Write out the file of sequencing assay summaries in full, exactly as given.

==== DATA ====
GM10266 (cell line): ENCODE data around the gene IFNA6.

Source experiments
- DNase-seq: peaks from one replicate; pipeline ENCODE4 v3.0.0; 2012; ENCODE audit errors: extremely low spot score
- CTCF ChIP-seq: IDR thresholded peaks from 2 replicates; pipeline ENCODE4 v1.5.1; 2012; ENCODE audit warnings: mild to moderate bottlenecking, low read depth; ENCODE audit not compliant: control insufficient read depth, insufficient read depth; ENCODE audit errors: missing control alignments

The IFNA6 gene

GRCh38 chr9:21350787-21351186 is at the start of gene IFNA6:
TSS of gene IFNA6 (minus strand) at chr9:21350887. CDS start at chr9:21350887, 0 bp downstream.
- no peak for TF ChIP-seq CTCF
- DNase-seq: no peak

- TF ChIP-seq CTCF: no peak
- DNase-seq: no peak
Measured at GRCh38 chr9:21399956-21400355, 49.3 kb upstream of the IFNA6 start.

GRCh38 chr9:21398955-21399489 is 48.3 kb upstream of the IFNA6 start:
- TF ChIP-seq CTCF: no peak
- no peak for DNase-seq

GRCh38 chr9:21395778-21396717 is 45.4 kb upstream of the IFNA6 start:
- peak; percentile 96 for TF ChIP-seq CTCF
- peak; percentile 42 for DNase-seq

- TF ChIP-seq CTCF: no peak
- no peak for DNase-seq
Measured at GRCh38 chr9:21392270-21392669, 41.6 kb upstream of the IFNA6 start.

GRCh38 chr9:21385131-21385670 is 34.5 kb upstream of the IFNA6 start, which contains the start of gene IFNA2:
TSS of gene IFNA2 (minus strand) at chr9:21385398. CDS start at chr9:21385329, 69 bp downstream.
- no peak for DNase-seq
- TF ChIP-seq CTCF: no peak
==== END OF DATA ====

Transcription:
GM10266 (cell line): ENCODE data around the gene IFNA6.

Source experiments
- DNase-seq: peaks from one replicate; pipeline ENCODE4 v3.0.0; 2012; ENCODE audit errors: extremely low spot score
- CTCF ChIP-seq: IDR thresholded peaks from 2 replicates; pipeline ENCODE4 v1.5.1; 2012; ENCODE audit warnings: mild to moderate bottlenecking, low read depth; ENCODE audit not compliant: control insufficient read depth, insufficient read depth; ENCODE audit errors: missing control alignments

The IFNA6 gene

GRCh38 chr9:21350787-21351186 is at the start of gene IFNA6:
TSS of gene IFNA6 (minus strand) at chr9:21350887. CDS start at chr9:21350887, 0 bp downstream.
- no peak for TF ChIP-seq CTCF
- DNase-seq: no peak

- TF ChIP-seq CTCF: no peak
- DNase-seq: no peak
Measured at GRCh38 chr9:21399956-21400355, 49.3 kb upstream of the IFNA6 start.

GRCh38 chr9:21398955-21399489 is 48.3 kb upstream of the IFNA6 start:
- TF ChIP-seq CTCF: no peak
- no peak for DNase-seq

GRCh38 chr9:21395778-21396717 is 45.4 kb upstream of the IFNA6 start:
- peak; percentile 96 for TF ChIP-seq CTCF
- peak; percentile 42 for DNase-seq

- TF ChIP-seq CTCF: no peak
- no peak for DNase-seq
Measured at GRCh38 chr9:21392270-21392669, 41.6 kb upstream of the IFNA6 start.

GRCh38 chr9:21385131-21385670 is 34.5 kb upstream of the IFNA6 start, which contains the start of gene IFNA2:
TSS of gene IFNA2 (minus strand) at chr9:21385398. CDS start at chr9:21385329, 69 bp downstream.
- no peak for DNase-seq
- TF ChIP-seq CTCF: no peak